Why Biden’s Still in the Driver’s Seat Despite Sanders’ Rise

Democrats significantly more likely to say they’ll back the former VP over Vermont senator
Biden said there are "still a couple hurdles to go" before he announces whether he's running. (Win McNamee/Getty Images)
February 27, 2019 at 12:01 am UTC

Key Takeaways

  • 51% of Democrats said Biden is one of their top choices for president, compared with 38% for Sanders.

  • Biden’s base is also 9 points bigger, with 40% saying they’d definitely vote to nominate him if the primary or caucus were held in their states today, compared to 31% for Sanders.

  • Democrats were most likely to say they definitely wouldn’t vote for former New York City Mayor Michael Bloomberg.

Sen. Bernie Sanders has surged in popularity following the launch of his 2020 presidential campaign, picking up 6 percentage points in the space of a week to bring him to within 2 points of former Vice President Joe Biden, who’s led the polls.

But a new national Morning Consult/Politico poll indicates that Biden, who said Tuesday that his family has signed off on a 2020 bid but that he has yet to make a final decision, may have a more decisive advantage over the Vermont independent than Morning Consult’s latest horse-race poll suggests.

In the Feb. 22-24 survey, 681 Democratic voters nationwide were pressed on their opinions regarding the top two politicians leading the polls, and the results showed more affinity among respondents for former President Barack Obama’s No. 2 than the independent who challenged Hillary Clinton for the party’s nod in 2016. Fifty-one percent of Democrats said they agreed that Biden was one of their top choices for the party, and that they’d gladly support him in the primary -- 13 points higher than the 38 percent who said the same of Sanders.

Biden, speaking with historian Jon Meacham at the University of Delaware, said as he decides whether or not to run, he is taking a “hard look” at “how deep” his support runs.

“What I don’t want to do is take people’s time and effort and commitment without there being a clear shot that I can be the nominee,” he said. “I think we can. I think that’s where we are. But there’s still a couple hurdles to go through to make sure we have all this in place.”

Thirty-three percent of Democrats said they had a favorable opinion of Sanders but would prefer if the party nominated someone else to take on President Donald Trump next year.

The finding comes as Morning Consult’s latest primary tracking poll, which surveyed 15,642 Democratic primary voters Feb. 18-24, found 27 percent backing Sanders as their first choice, compared with 29 percent who opted for Biden -- the smallest gap between the two candidates Morning Consult has measured so far.

Morning Consult polling has seen similar bounces for other candidates following their rollouts. Sen. Kamala Harris (D-Calif.) saw an 8-point bump in the two weeks that followed her Jan. 21 campaign announcement on ABC’s “Good Morning America” and Sen. Elizabeth Warren (D-Mass.) was at 11 percent when tracking began on Jan. 13, two weeks after she announced she was running, compared with 2 percent in a Dec. 14-16 survey. Since those high points, both candidates have seen their share of first-choice support drop 4 points.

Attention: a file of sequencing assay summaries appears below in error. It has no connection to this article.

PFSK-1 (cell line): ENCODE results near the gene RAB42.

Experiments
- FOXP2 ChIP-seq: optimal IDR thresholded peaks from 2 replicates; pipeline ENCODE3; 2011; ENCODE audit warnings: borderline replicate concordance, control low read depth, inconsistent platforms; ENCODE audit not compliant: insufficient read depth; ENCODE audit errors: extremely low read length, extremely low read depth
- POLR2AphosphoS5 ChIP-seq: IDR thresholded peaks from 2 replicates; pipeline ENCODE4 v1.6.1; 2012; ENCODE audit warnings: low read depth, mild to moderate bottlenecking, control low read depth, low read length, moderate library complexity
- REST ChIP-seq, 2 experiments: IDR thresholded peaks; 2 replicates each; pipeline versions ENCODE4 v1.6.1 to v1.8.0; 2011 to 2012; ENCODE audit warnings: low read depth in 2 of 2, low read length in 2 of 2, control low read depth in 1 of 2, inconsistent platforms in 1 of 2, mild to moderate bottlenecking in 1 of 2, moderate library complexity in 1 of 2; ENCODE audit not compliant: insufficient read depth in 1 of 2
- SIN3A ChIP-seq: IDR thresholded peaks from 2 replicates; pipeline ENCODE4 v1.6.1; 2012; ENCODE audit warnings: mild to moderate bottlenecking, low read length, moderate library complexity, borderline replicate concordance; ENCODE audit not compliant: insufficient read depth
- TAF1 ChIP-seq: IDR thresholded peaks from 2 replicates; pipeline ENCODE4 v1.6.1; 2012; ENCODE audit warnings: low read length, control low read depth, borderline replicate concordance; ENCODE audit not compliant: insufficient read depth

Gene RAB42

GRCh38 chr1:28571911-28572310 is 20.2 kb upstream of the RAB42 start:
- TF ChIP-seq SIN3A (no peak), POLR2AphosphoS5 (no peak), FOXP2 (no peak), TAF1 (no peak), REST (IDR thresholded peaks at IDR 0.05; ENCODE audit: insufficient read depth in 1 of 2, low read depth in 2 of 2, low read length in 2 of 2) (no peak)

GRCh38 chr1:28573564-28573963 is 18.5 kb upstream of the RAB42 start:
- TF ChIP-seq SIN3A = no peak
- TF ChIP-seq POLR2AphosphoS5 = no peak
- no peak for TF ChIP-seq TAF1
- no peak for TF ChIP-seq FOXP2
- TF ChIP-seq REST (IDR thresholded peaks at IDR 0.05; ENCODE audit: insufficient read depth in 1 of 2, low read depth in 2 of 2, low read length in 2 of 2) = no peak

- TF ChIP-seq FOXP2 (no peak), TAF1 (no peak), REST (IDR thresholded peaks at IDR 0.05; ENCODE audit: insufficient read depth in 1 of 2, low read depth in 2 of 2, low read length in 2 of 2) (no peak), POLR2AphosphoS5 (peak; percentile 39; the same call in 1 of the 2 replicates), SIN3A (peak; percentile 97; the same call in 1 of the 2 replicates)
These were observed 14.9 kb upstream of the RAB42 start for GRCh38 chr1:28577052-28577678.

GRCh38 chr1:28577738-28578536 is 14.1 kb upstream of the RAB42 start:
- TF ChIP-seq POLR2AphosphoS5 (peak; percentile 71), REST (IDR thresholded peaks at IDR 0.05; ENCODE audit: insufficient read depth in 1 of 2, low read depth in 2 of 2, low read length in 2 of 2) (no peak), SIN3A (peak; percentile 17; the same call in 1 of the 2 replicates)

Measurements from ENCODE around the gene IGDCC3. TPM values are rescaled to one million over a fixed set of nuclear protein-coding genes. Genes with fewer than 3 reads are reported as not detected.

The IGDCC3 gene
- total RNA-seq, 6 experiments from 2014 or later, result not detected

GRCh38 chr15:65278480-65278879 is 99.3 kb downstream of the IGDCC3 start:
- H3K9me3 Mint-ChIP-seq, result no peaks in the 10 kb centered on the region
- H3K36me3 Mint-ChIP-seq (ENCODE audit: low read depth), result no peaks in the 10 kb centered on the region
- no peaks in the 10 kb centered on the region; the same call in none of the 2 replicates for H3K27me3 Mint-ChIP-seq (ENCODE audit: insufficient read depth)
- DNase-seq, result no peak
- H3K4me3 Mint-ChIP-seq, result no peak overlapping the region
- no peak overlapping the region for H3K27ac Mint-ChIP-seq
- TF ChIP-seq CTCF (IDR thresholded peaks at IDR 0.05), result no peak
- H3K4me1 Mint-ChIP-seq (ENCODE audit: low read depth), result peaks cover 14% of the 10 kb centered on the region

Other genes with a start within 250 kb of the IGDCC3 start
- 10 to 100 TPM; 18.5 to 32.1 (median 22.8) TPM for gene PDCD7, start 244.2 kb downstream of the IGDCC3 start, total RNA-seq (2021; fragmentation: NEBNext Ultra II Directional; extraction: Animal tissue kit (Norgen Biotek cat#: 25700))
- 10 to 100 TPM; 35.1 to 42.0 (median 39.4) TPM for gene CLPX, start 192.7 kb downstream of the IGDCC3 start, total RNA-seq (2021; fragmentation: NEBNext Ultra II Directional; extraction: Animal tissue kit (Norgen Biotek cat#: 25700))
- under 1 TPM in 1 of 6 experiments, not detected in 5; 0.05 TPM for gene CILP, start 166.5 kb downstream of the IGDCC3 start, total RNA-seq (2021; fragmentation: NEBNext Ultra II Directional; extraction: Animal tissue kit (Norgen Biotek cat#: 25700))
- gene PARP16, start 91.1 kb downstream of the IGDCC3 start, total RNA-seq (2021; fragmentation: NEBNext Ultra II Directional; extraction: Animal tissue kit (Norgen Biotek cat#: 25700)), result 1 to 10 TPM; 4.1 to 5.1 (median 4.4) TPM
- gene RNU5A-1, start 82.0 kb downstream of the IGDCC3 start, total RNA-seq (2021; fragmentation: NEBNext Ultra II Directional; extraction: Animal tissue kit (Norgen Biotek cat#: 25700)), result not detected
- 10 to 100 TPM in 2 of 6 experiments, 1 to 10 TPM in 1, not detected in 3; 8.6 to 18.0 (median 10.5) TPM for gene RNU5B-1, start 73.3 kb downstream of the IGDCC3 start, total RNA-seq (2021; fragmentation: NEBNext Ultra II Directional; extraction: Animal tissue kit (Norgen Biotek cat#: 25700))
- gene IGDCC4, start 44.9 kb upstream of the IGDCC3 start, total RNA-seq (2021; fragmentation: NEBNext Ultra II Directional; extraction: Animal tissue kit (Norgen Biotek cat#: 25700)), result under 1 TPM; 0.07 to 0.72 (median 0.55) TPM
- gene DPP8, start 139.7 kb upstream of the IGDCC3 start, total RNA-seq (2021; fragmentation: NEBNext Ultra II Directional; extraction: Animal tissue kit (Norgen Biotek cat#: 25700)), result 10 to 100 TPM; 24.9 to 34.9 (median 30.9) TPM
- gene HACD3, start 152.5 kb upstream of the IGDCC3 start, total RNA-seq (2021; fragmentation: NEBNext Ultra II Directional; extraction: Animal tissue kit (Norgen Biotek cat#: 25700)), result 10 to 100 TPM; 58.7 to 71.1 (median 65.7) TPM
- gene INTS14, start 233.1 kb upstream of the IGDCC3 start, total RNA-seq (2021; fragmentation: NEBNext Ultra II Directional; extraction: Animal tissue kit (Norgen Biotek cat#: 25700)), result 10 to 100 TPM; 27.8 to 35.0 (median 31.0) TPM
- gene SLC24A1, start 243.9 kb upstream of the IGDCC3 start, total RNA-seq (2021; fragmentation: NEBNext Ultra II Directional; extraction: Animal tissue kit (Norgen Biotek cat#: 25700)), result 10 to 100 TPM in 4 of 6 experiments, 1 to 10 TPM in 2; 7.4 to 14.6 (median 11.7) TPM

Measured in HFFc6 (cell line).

The survey’s findings also underscore just how wide open the race remains, with more than 11 months until the Iowa caucuses and the New Hampshire primary.

Biden and Sanders each have the strongest bases of support, with 2 in 5 Democrats saying they’d definitely vote for the Delaware Democrat and 31 percent saying they’d definitely pick the Vermont senator if the nominating contests were held in their states today. At the same time, very few voters were ready to say they’d definitely oppose any of the 19 candidates or potential candidates tested.

Only one potential candidate, former New York City Mayor Michael Bloomberg, at 14 percent, drew more than 10 percent as an option Democratic voters definitely wouldn’t go for.

Steve Schale, a political strategist in Florida who directed the 2008 Obama-Biden campaign in the state, welcomed a crowded primary and said it would be smart for those candidates who aren’t yet well-known to jump in sooner rather than later.

And while Schale said he believes Biden has a “pretty good lane” to the presidency with his working-class appeal, he noted that the 2008 and 2016 cycles produced big surprises for political pundits, something that may happen yet again.

"I think it's going to get crazy regardless. We're Democrats," he said.

Correction: Due to an editing error, a previous version of this story mischaracterized the sample of primary voters.

A headshot photograph of Eli Yokley
Eli Yokley
U.S. Politics Analyst

Eli Yokley is Morning Consult’s U.S. politics analyst. Eli joined Morning Consult in 2016 from Roll Call, where he reported on House and Senate campaigns after five years of covering state-level politics in the Show Me State while studying at the University of Missouri in Columbia, including contributions to The New York Times, Politico and The Daily Beast. Follow him on Twitter @eyokley. Interested in connecting with Eli to discuss his analysis or for a media engagement or speaking opportunity? Email [email protected].

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